Blind Leading Blind

September 10, 2020
September 11, 2020
PITIK-BULAG: Blind Leading Blind
Human as we are, we are inclined to immediately judge or condemn someone who committed a mistake or did something wrong. We have the talent of counting the sins of others but not our own. We criticized others’ work and shortcomings but never dare to evaluate our own. Thus, in the end, we become like the Pharisees and scribes, self-righteous and blind guides.
The gospel today invites us to be more aware of our own tendency to harshly judge others and challenges us to be more discreet, compassionate, and forgiving. No one is perfect, including ourselves. No one knows everything, including ourselves. Thus, we are invited by Jesus to look at ourselves before judging others. Let’s be fair in our actions by looking at ourselves first before looking at others’ mistakes. And in order to protect ourselves from self-righteousness, we need to take that approach of “ME FIRST BEFORE OTHERS.”
It is interesting to note that the humor of Jesus was highlighted in our gospel today. I guess, when we deal with ourselves, especially with our faults, it is better to take a humorous disposition to swallow a bitter pill … WE ARE NOT BETTER THAN OTHERS, SOMETIMES, WE ARE EVEN WORST THAN OTHERS. THUS, WE DON’T HAVE THE RIGHT TO CONDEMN THEM.
In order to understand why we don’t have an outright authority to judge others, the Lord proposed three scenarios:
1. BLIND GUIDES. What is your reaction with the idea of a blind man leading blind people? This is ridiculous and funny! Yet, this is us! We are the blind guides. We tend to judge others as if we know the way. Remember the four quadrants of the Johari’s windows? There are some things that others know about us and yet we are not aware of them. We have BLIND SPOTS! It is important to check our vision before we can lead others, especially our vision at looking at ourselves faults and mistakes. The best prayer before you judge others: “Lord, let me see myself as you see me.”
2. STUDENT TEACHERS. A student is not above his teacher. All of us are slow learners. As students, making mistakes is part of the learning process. Don’t act like a teacher who knows everything. Like any other student, we are bound to commit mistakes too. Mind your own mistakes.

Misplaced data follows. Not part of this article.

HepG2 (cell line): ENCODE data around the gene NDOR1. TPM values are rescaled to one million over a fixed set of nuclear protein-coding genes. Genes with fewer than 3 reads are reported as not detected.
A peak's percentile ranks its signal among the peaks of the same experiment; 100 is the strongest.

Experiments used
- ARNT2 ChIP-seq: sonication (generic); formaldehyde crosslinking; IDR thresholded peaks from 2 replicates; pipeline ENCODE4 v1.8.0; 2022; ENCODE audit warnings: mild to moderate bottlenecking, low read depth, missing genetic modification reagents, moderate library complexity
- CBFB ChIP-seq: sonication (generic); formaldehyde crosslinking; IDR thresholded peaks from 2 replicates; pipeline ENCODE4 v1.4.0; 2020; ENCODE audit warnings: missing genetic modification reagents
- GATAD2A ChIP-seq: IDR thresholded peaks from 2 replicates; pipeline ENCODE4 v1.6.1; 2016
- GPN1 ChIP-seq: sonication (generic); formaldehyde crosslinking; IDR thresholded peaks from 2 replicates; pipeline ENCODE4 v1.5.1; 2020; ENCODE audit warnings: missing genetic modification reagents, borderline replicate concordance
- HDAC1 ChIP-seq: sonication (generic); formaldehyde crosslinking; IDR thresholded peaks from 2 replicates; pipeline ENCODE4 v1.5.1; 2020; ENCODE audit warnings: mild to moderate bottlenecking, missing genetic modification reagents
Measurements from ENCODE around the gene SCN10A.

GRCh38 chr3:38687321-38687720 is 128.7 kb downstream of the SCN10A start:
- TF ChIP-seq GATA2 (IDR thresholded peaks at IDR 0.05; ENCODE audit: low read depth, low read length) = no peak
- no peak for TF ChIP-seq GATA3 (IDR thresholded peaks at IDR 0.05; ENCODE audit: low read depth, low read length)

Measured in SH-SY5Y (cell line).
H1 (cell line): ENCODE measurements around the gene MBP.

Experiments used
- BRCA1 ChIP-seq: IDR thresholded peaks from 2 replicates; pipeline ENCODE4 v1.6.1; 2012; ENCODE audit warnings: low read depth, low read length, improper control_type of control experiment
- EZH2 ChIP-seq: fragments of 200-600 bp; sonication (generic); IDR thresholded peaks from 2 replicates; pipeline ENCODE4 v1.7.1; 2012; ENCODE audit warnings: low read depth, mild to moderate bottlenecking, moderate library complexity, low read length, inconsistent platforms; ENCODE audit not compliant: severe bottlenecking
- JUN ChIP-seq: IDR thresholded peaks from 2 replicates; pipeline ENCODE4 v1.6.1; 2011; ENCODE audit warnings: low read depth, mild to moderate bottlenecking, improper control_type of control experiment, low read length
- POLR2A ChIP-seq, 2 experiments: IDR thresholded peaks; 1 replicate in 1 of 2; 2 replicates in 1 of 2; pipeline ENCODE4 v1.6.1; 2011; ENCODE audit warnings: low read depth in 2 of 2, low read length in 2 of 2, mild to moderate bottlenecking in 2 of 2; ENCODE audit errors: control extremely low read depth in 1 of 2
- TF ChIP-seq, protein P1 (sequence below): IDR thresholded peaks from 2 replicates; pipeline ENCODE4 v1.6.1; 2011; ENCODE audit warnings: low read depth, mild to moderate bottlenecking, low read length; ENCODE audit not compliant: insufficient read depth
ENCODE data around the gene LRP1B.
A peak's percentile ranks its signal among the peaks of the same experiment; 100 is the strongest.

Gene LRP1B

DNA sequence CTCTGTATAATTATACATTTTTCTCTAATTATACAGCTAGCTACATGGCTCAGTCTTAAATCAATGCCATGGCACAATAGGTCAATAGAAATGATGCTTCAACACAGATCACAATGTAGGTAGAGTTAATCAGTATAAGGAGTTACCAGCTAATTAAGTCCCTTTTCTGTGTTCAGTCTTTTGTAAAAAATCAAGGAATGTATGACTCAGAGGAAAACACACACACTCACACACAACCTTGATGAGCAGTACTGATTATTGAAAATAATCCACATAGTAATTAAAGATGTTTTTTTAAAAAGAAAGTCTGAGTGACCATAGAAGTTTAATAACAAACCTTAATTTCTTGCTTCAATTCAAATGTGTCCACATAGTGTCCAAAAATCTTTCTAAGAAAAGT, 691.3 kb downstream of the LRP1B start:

Two points for consideration to make us humble: First, you’re a student. You’re a learner. You don’t know everything. Second, you must seek the right teacher to follow. In our case, Jesus is our teacher. Thus, we learn from our Master from his school … in our sacred place, in prayer.
3. LOG IN YOUR EYES. Would you listen to a mechanic when he criticizes someone’s way of cooking? Or an atheist teaching us how to pray? How come we are affected by the criticism or insult of someone whom we know is a liar or immoral?
The main point of this humorous story is to look at ourselves first before judging others. To look at our sins before casting the first stone (John 8:7).
Jesus was not telling us never to judge others at all times. There are moments in our lives that we need to condemn evil and immoral acts being done by someone. But it must be done with great mercy and forgiveness. Our desire is to correct our brother or sister and show them the right path. Our aim is for fraternal correction and not merely to condemn someone from his or her mistakes. Our desire is to bring them back to the Lord and not to judge them to hell.
Before judging others, know your faults first. Take that attitude of “me first” than “other first.” It will make you more merciful, forgiving, and understanding.
– Fr. Willy M. Samson, SJ
September 11, 2020
Gospel Reading: Luke 6: 39-42

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